Band of Horses
Infinite Arms

Written by Lucy Donnelly

It takes a lot of effort to listen and actually pay attention to Band of Horses’ latest album Infinite Arms. Don’t get me wrong, it’s not that there’s anything particularly wrong with it… I just feel as though I paid $100 for a refreshing, adventurous horseback ride with really great brochures and instead got a few laps of Centennial Park on a one-trick pony with very heavy hooves. Sometimes one prefers a few cheeky bucks or a kick in the leg – a good war story is at least entertaining.

We know from their debut album Everything All the Time and follow-up Cease to Begin that Band of Horses aren’t just another indie band. We’ve seen that they are capable of diversity, complex melodies and risk-taking – so why then have they suddenly decided to play it safe? It is understandable that after so much initial success they are hesitant to explore and attempt new things with their music.

Perhaps they were so concerned about disappointing their new fan-base that they didn’t want to make too challenging a record and scare them all away. Or maybe they wanted to create a really pretty soundtrack for some fleeting hipster chick flick starring Zooey Dunst Olsen, or whatever. Reasoning aside, one thing is clear (and it’s definitely not the distinction between where one track ends and another begins): they need to regain their edge.

So let’s break it down a little… The opening track ‘Factory’ is just lovely – wistful and melodic, it’s the perfect song for gazing out the window on a long car trip, sighing and thinking about deep things like that guy/girl at the CD store you have a crush on and oh-woe-is-me-why-won’t-they-notice-me contemplations. Yawn. The second track, ‘Compliments’ is probably where you should pull over and fill up on the petrol (you’re not missing much, don’t worry – in fact, get yourself a red bull while you’re there; you’ll need it). ‘Laredo’ has you back on the road though, spacing out on the highway to a pleasant, albeit repetitive, guitar riff.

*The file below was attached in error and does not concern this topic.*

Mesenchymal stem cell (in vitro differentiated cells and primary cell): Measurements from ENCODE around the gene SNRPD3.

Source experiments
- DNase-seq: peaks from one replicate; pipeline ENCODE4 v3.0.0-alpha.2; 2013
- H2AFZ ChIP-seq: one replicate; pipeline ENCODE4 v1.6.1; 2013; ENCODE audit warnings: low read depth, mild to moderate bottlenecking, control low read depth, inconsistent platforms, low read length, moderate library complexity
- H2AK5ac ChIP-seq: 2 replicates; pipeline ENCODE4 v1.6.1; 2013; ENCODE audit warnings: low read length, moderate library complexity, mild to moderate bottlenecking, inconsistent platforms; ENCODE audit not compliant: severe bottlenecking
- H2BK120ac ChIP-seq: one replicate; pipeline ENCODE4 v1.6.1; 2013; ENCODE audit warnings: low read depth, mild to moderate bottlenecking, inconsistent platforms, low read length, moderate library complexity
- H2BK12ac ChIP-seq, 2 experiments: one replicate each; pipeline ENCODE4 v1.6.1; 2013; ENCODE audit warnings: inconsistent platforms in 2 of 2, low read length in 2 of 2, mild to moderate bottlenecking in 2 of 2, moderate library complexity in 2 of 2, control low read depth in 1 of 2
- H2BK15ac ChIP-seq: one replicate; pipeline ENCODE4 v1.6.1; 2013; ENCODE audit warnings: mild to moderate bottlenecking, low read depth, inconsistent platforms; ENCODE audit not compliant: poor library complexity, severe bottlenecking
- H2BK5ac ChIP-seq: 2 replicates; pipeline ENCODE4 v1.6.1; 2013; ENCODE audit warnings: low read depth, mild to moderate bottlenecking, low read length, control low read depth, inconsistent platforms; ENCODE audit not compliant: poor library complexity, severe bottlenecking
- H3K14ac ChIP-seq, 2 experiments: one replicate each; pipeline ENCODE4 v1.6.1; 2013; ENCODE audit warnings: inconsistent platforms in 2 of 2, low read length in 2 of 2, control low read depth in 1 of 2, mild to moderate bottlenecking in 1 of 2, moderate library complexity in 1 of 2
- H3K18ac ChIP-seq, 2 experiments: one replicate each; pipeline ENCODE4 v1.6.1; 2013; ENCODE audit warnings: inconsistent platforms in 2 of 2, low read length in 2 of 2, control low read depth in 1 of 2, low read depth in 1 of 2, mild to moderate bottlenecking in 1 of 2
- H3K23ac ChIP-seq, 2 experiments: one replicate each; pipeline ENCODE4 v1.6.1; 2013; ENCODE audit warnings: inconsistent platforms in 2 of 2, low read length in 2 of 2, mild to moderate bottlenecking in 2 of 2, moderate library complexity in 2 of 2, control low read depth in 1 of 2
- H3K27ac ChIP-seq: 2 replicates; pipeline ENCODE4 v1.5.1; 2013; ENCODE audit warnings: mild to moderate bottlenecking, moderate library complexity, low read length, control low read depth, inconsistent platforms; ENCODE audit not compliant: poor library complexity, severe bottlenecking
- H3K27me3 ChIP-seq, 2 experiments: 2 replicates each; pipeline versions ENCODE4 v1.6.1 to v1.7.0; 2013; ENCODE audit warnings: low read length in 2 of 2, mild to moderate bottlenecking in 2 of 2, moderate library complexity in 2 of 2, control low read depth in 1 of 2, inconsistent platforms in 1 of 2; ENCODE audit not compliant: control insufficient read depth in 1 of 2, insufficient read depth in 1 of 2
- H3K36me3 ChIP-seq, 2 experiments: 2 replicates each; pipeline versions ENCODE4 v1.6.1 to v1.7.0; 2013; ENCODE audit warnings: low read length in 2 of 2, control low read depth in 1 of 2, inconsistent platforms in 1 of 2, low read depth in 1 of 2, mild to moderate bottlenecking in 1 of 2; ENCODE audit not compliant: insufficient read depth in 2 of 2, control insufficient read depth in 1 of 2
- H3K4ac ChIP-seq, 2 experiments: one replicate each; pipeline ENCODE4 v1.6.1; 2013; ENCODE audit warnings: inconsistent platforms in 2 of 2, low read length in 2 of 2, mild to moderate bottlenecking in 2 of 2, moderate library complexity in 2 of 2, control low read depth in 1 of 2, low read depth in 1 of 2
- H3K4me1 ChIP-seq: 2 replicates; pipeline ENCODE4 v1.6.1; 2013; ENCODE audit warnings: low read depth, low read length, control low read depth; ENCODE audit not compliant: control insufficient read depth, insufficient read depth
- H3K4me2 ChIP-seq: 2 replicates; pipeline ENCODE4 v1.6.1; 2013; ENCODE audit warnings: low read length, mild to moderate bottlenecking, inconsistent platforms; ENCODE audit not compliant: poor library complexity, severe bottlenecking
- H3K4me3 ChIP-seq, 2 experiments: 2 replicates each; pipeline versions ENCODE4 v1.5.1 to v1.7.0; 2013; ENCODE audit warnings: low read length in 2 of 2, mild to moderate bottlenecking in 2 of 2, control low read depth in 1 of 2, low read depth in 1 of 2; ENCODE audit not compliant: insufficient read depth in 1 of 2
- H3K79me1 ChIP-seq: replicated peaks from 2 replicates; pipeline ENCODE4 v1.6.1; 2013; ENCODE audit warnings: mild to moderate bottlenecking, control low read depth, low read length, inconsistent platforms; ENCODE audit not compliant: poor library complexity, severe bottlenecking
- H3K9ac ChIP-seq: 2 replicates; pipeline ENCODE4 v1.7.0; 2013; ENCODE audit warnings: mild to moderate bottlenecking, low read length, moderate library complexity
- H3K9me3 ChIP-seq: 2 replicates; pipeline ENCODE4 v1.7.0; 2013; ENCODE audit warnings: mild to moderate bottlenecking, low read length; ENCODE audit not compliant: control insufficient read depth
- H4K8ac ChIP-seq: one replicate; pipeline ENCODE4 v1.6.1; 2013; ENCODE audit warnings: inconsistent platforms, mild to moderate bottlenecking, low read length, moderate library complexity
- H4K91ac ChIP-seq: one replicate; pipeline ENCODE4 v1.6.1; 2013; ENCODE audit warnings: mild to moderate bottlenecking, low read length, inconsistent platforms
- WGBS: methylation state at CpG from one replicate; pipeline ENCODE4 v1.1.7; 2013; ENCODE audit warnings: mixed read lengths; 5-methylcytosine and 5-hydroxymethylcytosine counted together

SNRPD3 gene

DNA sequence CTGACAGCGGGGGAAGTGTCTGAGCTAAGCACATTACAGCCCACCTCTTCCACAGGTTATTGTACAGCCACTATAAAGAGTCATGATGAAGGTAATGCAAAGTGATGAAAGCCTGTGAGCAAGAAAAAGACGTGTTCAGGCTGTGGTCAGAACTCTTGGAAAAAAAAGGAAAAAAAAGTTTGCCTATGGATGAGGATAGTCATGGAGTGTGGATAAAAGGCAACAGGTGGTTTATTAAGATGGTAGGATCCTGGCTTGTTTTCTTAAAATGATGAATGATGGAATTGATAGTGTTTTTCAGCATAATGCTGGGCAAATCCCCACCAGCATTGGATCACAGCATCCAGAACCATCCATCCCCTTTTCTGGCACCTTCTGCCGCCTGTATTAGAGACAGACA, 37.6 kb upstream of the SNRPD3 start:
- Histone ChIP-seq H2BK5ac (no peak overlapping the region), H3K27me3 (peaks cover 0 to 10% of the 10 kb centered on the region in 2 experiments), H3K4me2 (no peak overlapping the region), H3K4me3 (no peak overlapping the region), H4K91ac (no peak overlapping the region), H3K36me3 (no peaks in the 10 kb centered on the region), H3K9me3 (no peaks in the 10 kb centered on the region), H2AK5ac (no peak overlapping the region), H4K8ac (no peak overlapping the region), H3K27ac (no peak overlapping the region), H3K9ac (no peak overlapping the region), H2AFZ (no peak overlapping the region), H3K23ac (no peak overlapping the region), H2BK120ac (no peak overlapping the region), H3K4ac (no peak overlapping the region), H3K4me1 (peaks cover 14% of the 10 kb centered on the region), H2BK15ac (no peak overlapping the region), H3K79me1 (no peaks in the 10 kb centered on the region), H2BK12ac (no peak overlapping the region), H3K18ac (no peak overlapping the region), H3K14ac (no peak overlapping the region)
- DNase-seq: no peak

That’s the issue here: everything is just la-di-frikkin’-da on this album. There’s nothing exciting about it, nothing controversial, nothing mum would protest to. And where’s the fun in that? ‘Blue Beard’ is one of the only highlights on the album, featuring some of lead singer Ben Bridwell’s trademark beautiful vocals and richer harmonic and melodic textures than most of the other tracks put together. So no micro-sleeping on that one!

Many of the songs are misleading and tend to have exquisite openings, which only makes it that little bit more disheartening. Case in point: ‘Dilly’ – promising beginning, falls flat, lack of development = fail. The most frustrating thing about the album is just how simplistic it is, as if they don’t trust their audience enough to add in a few curve balls and so they restrict themselves from the growth they should be working towards.

It’s as though they have a set pattern to follow that, rather than allowing for a point of relation between each track to create cohesion, has resulted in a blur. It’s a compilation of fluff pieces that merge together in a montage of easily accessible (and forgettable) melodic lines, none of which stand out in your memory. In fact, even the bloody CD cover is boring – not that we should judge our CDs by their covers, people!

But don’t pack them off to the meat factory just yet. They’re still on a 2:1 win/loss ratio, and we know from their first two albums they do have what it takes to become the kind of band able to withstand the fads. It is always difficult for newly-established artists to figure out where to take themselves next, so this timidity should not be seen as a sign of what is yet to come.

Don’t dwell on it, buy the album for your dad to listen to in the car and wait for what comes next… If they are brave enough to match their material to their musicality, they will once again blow us out of the stables (last cringe-worthy horse reference, I promise). But for now? Somebody pass me the red bull.

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